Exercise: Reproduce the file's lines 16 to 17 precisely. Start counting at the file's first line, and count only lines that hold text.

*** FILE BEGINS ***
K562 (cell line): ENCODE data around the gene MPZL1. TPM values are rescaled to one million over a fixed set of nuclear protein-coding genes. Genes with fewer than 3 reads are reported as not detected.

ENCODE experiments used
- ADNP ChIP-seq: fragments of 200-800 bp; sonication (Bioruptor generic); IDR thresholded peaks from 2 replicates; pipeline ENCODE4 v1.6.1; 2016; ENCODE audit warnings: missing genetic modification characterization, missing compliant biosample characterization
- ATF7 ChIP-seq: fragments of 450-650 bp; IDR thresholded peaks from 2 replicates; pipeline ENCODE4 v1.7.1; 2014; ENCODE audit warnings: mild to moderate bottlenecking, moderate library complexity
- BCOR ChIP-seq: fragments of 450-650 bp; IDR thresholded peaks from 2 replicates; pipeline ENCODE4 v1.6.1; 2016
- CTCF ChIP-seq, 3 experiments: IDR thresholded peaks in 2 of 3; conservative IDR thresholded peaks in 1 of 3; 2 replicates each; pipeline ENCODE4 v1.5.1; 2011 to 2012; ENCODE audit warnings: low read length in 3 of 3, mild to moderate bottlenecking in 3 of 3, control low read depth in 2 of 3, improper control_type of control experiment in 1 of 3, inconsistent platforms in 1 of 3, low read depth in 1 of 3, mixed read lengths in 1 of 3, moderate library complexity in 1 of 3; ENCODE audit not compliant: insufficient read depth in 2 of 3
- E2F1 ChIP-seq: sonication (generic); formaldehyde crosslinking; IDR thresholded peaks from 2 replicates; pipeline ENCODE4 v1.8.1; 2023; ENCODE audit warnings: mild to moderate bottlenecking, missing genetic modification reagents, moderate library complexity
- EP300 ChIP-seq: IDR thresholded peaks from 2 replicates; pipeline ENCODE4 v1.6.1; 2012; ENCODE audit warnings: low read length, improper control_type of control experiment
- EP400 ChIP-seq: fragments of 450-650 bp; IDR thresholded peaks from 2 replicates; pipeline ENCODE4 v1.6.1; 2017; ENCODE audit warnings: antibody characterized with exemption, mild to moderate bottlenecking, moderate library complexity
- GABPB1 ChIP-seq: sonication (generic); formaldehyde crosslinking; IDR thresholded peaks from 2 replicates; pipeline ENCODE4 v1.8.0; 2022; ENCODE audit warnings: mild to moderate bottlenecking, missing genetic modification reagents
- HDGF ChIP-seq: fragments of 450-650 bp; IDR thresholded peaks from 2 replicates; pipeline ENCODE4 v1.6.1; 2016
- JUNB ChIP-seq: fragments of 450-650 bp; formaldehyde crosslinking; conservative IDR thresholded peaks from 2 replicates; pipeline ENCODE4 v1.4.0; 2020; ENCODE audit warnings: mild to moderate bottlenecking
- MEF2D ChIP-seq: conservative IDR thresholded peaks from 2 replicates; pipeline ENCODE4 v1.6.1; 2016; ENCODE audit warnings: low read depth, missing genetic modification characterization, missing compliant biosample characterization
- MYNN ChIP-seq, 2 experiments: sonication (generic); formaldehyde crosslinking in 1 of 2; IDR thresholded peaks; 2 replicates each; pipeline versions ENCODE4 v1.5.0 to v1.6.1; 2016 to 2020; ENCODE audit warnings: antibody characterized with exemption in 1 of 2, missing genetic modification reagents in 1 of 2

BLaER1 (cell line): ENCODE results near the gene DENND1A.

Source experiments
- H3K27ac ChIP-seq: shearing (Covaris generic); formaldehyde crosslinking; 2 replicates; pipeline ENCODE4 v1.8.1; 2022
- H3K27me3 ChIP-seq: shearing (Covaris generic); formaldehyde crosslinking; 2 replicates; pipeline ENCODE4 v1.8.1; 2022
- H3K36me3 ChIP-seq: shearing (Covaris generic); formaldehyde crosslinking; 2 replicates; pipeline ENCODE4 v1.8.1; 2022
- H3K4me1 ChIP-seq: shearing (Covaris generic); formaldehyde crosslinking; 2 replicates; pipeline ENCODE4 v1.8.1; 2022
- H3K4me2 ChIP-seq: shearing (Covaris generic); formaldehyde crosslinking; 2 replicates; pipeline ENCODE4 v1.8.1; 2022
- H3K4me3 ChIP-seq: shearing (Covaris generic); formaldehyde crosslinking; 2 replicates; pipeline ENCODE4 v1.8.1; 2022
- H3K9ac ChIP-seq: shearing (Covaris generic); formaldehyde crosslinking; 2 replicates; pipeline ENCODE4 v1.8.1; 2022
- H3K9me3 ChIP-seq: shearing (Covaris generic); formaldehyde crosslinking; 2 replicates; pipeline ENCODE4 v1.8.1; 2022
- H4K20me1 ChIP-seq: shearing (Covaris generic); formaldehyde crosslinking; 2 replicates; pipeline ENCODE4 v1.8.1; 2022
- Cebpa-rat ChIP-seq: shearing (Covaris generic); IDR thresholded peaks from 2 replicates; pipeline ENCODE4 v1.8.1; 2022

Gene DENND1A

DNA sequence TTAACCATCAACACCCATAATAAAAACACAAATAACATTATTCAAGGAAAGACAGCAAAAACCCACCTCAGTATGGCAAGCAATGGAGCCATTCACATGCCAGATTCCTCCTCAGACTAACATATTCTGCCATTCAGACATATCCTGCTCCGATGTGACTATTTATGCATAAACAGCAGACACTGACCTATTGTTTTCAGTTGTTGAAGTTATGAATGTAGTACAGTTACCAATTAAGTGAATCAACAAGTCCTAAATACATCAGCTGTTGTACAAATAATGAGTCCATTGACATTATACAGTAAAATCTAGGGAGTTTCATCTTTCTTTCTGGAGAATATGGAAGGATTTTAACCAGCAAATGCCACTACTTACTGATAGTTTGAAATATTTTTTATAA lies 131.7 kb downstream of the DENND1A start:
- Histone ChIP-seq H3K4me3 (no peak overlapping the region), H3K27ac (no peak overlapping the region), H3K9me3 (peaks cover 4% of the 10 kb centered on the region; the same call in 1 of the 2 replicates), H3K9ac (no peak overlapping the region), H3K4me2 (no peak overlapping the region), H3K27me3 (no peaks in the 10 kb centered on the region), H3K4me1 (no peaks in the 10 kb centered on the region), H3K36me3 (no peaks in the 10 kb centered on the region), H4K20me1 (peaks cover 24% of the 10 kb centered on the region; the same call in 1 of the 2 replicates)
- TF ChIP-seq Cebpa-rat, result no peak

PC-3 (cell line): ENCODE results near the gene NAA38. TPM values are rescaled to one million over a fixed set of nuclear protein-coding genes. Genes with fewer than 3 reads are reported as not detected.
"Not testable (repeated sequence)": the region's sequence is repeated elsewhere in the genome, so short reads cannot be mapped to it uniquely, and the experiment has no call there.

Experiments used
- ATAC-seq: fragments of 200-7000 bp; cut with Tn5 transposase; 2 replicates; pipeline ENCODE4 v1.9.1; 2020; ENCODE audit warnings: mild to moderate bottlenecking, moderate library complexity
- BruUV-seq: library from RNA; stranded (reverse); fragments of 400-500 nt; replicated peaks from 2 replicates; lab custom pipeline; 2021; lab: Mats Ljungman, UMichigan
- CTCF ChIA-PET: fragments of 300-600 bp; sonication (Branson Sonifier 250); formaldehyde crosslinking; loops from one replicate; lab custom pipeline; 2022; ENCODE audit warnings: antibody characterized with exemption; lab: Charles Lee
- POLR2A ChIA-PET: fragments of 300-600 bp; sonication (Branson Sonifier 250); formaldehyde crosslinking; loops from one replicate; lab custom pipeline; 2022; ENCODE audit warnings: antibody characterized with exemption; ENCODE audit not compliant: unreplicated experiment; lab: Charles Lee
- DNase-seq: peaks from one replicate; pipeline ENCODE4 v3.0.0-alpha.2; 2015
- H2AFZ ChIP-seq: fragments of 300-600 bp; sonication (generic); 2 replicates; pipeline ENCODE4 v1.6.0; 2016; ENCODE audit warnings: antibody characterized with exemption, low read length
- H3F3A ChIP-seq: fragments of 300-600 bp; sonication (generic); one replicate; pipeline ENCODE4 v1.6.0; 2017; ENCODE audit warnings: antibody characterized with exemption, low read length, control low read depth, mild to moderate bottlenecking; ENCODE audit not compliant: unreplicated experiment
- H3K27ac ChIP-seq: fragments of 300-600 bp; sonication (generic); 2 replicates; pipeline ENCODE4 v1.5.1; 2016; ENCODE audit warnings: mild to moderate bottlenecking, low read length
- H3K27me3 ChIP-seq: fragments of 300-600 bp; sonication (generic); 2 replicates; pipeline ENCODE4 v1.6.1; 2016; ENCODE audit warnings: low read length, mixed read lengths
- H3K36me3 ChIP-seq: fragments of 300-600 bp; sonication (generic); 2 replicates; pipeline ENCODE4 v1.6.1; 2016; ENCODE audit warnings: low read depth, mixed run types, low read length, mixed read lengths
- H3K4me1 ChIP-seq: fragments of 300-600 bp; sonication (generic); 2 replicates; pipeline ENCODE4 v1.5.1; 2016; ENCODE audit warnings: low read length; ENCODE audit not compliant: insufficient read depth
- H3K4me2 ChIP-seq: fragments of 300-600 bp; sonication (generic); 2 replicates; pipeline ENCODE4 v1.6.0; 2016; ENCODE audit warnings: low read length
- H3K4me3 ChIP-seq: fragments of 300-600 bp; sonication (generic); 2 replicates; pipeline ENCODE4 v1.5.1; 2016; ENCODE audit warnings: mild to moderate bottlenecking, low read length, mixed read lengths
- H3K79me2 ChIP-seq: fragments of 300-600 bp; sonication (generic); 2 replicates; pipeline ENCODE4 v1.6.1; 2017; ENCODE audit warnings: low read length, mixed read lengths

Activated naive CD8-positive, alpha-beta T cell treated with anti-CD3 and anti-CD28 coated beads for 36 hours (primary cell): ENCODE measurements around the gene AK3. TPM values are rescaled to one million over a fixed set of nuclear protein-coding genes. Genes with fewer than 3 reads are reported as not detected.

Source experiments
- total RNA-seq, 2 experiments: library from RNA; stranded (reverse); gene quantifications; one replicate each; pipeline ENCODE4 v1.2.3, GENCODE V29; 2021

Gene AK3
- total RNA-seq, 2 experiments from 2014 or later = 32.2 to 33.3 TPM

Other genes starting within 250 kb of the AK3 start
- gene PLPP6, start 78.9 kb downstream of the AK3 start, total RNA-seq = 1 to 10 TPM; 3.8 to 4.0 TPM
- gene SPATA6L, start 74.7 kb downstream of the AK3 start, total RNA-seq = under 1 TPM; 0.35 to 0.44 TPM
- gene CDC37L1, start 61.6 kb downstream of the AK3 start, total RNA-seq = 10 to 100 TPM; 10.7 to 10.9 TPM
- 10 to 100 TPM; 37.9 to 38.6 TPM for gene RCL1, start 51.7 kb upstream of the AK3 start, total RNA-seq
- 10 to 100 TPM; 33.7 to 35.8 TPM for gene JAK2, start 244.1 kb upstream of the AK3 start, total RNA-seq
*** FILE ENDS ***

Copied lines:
Source experiments
- H3K27ac ChIP-seq: shearing (Covaris generic); formaldehyde crosslinking; 2 replicates; pipeline ENCODE4 v1.8.1; 2022